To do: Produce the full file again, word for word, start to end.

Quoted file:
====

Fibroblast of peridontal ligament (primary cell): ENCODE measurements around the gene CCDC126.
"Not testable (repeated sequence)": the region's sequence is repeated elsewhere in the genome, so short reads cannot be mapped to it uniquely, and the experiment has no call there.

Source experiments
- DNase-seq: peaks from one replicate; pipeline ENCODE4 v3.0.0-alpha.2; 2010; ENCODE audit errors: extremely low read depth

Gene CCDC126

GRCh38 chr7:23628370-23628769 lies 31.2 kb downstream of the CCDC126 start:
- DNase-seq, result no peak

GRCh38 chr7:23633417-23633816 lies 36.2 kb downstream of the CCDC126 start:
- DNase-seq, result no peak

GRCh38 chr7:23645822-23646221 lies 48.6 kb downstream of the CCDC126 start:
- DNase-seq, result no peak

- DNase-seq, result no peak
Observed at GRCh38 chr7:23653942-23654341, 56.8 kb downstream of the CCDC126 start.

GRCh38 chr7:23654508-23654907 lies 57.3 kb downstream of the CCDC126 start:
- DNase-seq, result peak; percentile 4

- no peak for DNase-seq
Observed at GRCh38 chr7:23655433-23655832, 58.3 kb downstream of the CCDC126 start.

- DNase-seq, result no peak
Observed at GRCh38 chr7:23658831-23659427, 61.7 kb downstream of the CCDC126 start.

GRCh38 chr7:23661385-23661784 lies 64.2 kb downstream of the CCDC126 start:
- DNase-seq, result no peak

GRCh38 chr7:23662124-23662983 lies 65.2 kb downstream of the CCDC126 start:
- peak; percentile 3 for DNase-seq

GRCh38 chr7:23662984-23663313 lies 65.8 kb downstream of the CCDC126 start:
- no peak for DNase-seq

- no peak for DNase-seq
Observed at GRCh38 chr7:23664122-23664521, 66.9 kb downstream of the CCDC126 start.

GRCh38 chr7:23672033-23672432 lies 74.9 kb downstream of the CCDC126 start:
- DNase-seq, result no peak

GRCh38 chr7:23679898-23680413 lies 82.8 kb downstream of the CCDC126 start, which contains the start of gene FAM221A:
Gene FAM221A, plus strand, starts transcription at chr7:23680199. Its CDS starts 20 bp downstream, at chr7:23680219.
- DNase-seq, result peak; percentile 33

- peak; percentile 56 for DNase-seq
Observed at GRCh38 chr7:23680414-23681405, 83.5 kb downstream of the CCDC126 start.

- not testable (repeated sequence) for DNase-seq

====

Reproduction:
Fibroblast of peridontal ligament (primary cell): ENCODE measurements around the gene CCDC126.
"Not testable (repeated sequence)": the region's sequence is repeated elsewhere in the genome, so short reads cannot be mapped to it uniquely, and the experiment has no call there.

Source experiments
- DNase-seq: peaks from one replicate; pipeline ENCODE4 v3.0.0-alpha.2; 2010; ENCODE audit errors: extremely low read depth

Gene CCDC126

GRCh38 chr7:23628370-23628769 lies 31.2 kb downstream of the CCDC126 start:
- DNase-seq, result no peak

GRCh38 chr7:23633417-23633816 lies 36.2 kb downstream of the CCDC126 start:
- DNase-seq, result no peak

GRCh38 chr7:23645822-23646221 lies 48.6 kb downstream of the CCDC126 start:
- DNase-seq, result no peak

- DNase-seq, result no peak
Observed at GRCh38 chr7:23653942-23654341, 56.8 kb downstream of the CCDC126 start.

GRCh38 chr7:23654508-23654907 lies 57.3 kb downstream of the CCDC126 start:
- DNase-seq, result peak; percentile 4

- no peak for DNase-seq
Observed at GRCh38 chr7:23655433-23655832, 58.3 kb downstream of the CCDC126 start.

- DNase-seq, result no peak
Observed at GRCh38 chr7:23658831-23659427, 61.7 kb downstream of the CCDC126 start.

GRCh38 chr7:23661385-23661784 lies 64.2 kb downstream of the CCDC126 start:
- DNase-seq, result no peak

GRCh38 chr7:23662124-23662983 lies 65.2 kb downstream of the CCDC126 start:
- peak; percentile 3 for DNase-seq

GRCh38 chr7:23662984-23663313 lies 65.8 kb downstream of the CCDC126 start:
- no peak for DNase-seq

- no peak for DNase-seq
Observed at GRCh38 chr7:23664122-23664521, 66.9 kb downstream of the CCDC126 start.

GRCh38 chr7:23672033-23672432 lies 74.9 kb downstream of the CCDC126 start:
- DNase-seq, result no peak

GRCh38 chr7:23679898-23680413 lies 82.8 kb downstream of the CCDC126 start, which contains the start of gene FAM221A:
Gene FAM221A, plus strand, starts transcription at chr7:23680199. Its CDS starts 20 bp downstream, at chr7:23680219.
- DNase-seq, result peak; percentile 33

- peak; percentile 56 for DNase-seq
Observed at GRCh38 chr7:23680414-23681405, 83.5 kb downstream of the CCDC126 start.

- not testable (repeated sequence) for DNase-seq